The race for craft beer domination is coming from the very top of the industry and it’s making a lot of people angry. News broke Wednesday that Bend, OR's 10 Barrel Brewing Company will be Anheuser-Busch’s third craft acquisition in as many years, followed by a wave of mixed emotions from those who support the industry: outrage, then hatred, and finally, confusion. As the dust settles, one thing becomes very clear: craft brewery acquisitions aren’t going to stop any time soon but they may actually be what keep craft beer in check.
Back in 2011, when Chicago’s Goose Island was purchased by Anheuser-Busch for nearly $40 million, there were concerns from fans that the beer would suffer as the brewery grew. This hasn’t been the case at all, as even brewmaster Brett Porter has marveled at the incredible range of resources at his disposal. Goose Island's sales more than doubled to 320,000 barrels a year, and although they moved production of their best-selling beers like IPA and 312 Wheat Ale to out-of-state facilities, the complicated and time-consuming barrel program expanded and stayed in-house. Although it’s too soon to see the long-term impact on Patchogue, NY’s Blue Point Brewing, which was acquired by AB in 2014, the brewery seems to be reaping similar benefits.
There’s plenty of irony in the cards to go along with craft brewery acquisitions. Blue Point religiously touted that they would be independently owned forever, famously playing an April Fools' prank by announcing that Miller had acquired them, only to turn around and get bought out for real by Anheuser-Busch. 10 Barrel still has a pop-up on their homepage which checks if you're 21+ before entering their website, listing one option as “I’m a brewery owner with no game trying to steal your ideas.”
I can’t help but imagine that these three acquisitions aren’t randomized but were carefully laid out in a boardroom some years ago. First, AB execs tapped Goose Island, securing both a major market share in Midwest craft beer, alongside the largest barrel program in the country, which added instant credibility amongst beer geeks. Then, they focused on a New York brewery with solid and approachable selections. Then came Bend. Bend isn’t a large city, but has some of the best breweries in the U.S. It's viewed as a sacred haven for craft beer and a major craft beer tourist destination. Three of the biggest cities for craft beer in the U.S. now have a (formerly) craft brewery currently owned by AB-InBev.
Most of 10 Barrel’s fans aren’t happy. Currently, their facebook page is ablaze with hate. “Sell-outs" is a popular term being thrown around, but in between the many lines of anger there are several congratulatory posts. And I mean, how about that? Doesn’t 10 Barrel deserve respect for building a brand so well that a larger company took notice?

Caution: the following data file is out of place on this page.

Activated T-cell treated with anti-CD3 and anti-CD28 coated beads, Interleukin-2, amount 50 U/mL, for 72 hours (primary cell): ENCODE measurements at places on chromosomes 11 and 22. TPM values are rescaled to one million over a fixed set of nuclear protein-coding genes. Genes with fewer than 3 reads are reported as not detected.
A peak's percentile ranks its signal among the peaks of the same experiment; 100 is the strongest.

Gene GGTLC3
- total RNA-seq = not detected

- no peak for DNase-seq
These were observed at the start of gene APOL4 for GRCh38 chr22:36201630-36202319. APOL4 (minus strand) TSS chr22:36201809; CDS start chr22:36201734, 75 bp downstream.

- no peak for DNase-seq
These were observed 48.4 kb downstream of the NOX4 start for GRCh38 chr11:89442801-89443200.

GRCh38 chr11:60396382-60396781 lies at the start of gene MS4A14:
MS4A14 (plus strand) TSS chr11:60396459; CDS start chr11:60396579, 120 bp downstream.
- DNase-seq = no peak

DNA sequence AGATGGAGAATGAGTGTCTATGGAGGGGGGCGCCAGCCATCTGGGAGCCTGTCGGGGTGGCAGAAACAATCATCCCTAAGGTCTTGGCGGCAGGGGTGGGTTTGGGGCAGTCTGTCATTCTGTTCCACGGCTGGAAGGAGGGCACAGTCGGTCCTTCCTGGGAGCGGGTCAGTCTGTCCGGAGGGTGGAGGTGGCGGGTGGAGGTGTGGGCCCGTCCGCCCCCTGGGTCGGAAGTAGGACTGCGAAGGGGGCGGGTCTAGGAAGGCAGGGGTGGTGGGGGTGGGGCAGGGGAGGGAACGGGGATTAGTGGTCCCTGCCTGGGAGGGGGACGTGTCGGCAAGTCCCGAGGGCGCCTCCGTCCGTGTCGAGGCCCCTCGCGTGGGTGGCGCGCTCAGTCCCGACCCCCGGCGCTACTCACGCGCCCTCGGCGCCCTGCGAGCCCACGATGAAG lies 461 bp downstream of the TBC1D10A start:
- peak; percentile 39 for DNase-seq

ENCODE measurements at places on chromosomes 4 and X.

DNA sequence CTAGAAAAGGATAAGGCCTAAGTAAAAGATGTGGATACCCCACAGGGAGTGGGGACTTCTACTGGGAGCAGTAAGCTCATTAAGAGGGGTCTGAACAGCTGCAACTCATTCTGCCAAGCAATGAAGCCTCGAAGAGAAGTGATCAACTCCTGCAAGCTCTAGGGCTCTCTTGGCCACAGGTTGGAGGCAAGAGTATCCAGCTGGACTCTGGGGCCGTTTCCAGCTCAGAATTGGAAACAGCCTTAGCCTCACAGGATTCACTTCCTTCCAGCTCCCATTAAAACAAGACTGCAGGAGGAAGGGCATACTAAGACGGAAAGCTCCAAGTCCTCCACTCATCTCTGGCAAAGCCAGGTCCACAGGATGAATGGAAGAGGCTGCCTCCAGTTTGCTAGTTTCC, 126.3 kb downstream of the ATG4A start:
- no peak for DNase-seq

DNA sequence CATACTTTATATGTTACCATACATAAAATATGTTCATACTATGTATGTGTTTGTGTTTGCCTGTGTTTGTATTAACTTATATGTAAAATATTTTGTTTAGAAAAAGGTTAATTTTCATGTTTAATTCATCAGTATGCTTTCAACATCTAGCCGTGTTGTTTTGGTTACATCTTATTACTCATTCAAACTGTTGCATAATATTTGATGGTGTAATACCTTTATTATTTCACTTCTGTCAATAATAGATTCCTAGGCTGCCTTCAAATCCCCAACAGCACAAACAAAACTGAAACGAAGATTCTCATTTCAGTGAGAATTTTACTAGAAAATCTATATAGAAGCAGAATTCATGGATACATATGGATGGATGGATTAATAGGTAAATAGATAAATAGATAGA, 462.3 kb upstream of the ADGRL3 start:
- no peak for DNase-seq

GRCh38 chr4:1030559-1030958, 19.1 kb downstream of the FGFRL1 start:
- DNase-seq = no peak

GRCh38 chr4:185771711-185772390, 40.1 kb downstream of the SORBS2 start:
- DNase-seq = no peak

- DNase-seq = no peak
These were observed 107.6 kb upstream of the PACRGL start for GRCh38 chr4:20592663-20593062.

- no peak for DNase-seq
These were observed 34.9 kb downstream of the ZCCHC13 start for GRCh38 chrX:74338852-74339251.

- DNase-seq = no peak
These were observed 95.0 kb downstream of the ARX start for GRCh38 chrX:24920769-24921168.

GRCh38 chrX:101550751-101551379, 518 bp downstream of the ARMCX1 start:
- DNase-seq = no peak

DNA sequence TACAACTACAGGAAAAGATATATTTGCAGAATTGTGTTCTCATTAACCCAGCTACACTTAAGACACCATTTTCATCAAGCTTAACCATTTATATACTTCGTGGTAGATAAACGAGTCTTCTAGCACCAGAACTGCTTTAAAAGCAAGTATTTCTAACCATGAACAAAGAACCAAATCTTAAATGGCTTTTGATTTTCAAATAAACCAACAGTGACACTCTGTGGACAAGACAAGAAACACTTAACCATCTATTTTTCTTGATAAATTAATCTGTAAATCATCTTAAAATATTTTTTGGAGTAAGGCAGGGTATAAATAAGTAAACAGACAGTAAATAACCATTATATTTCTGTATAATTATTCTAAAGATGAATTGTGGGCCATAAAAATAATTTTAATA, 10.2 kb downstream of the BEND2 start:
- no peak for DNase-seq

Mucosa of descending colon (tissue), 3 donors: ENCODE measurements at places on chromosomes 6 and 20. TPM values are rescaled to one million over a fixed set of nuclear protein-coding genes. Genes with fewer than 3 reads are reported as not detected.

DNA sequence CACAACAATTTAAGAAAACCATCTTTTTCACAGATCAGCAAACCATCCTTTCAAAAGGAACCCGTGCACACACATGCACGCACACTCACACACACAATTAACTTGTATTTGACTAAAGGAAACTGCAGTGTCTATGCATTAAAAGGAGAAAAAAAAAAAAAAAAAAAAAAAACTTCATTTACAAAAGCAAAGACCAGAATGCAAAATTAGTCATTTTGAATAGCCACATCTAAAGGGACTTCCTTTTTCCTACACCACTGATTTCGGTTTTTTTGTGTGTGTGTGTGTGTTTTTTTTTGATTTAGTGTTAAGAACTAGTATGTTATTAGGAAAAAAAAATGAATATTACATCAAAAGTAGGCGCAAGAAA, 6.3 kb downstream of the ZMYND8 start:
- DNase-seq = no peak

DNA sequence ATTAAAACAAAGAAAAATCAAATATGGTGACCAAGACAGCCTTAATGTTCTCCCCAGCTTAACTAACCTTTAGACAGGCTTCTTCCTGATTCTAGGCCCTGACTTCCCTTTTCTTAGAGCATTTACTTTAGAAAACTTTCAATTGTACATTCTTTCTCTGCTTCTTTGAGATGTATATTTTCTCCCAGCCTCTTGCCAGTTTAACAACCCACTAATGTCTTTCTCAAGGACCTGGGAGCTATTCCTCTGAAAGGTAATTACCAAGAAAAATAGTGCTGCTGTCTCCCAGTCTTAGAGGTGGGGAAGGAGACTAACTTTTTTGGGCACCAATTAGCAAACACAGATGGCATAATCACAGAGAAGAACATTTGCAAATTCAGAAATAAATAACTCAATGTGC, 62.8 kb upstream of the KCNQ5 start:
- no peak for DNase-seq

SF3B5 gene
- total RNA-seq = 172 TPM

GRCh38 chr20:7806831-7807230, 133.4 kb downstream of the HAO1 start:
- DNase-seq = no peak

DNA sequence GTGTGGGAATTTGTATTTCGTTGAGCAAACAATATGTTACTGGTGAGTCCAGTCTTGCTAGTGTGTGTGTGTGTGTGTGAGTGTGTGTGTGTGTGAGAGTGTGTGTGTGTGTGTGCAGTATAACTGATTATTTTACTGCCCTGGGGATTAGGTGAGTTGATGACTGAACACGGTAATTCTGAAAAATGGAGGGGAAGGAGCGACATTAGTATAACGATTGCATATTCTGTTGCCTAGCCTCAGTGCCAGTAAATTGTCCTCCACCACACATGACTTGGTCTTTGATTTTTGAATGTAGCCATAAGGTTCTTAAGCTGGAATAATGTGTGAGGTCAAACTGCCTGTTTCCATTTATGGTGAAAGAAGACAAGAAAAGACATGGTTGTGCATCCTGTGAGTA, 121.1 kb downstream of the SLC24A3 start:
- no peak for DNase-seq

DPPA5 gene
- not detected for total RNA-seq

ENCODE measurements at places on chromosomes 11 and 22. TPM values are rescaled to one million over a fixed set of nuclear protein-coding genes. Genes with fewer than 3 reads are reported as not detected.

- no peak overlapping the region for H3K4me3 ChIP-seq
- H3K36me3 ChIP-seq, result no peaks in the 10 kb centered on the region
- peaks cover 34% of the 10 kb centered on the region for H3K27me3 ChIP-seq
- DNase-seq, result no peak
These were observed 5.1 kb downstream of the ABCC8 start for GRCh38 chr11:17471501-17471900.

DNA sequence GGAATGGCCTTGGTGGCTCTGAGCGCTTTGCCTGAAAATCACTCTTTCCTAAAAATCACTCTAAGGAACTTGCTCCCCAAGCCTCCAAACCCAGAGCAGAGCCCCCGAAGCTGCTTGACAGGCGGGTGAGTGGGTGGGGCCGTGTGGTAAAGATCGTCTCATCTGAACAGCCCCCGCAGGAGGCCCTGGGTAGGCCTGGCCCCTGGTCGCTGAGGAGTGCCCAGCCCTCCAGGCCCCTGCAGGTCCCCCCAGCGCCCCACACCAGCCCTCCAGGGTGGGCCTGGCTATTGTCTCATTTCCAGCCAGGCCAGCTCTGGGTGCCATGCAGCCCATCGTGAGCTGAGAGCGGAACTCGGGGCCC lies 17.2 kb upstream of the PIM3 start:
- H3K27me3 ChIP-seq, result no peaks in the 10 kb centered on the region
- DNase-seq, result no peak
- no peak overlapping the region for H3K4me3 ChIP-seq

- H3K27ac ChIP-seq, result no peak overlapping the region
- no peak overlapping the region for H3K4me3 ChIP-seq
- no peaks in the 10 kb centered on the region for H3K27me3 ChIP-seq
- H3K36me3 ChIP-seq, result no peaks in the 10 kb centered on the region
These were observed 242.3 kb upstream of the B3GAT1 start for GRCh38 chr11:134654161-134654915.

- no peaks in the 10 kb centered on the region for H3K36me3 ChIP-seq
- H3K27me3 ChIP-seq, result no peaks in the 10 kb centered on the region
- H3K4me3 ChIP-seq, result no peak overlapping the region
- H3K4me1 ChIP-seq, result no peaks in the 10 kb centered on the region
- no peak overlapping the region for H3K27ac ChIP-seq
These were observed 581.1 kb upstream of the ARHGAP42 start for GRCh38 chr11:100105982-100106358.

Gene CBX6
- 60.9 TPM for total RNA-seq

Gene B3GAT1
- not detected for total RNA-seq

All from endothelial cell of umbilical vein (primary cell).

Craft breweries have become a return to the mom and pop business of old, which is why their fans are so passionate about keeping things small. For drinkers or frequenters to the brewpub, even if nothing actually changes it will “feel” different. Craft beer drinkers are nostalgic for simpler times when you felt connected to a business. Sure enough, it feels great when every beer you buy seems to be directly contributing to a small brewery’s success. But what about when they do over-achieve? What then, when the brand requires further expansion, distribution and investment?
10 Barrel’s Brewers/owners released this video, saying that nothing will change.
One of the main reasons expressed for the sale is the difficulty in packaging and distribution, an area where AB has the resources already in place to push the brand to the next level. If you are a real fan of the brand this should make you happy. The beer will reach more people and the recipes will likely stay the same.
Why is all of this potentially a good thing for craft beer? Note that with 3,000 breweries in the U.S. today, the threat of oversaturation looms. I have seen dozens of brands come and go through the beer section of stores because they simply don’t sell. There’s always room for good beer, but simply stated: there is some terrible craft beer out there. Be careful not to fall for the term "craft." Some craft brewers use the same pay-to-play tactics that the big guys use. Some non-craft brewers make awesome beer. The fact that the big guys see the craft industry as a threat means that good beer is profitable. If AB-InBev or MillerCoors wants to invest in one craft brewery, they are helping the industry by promoting beer with taste. It’s an investment in better beer and better beer is a win for us all.
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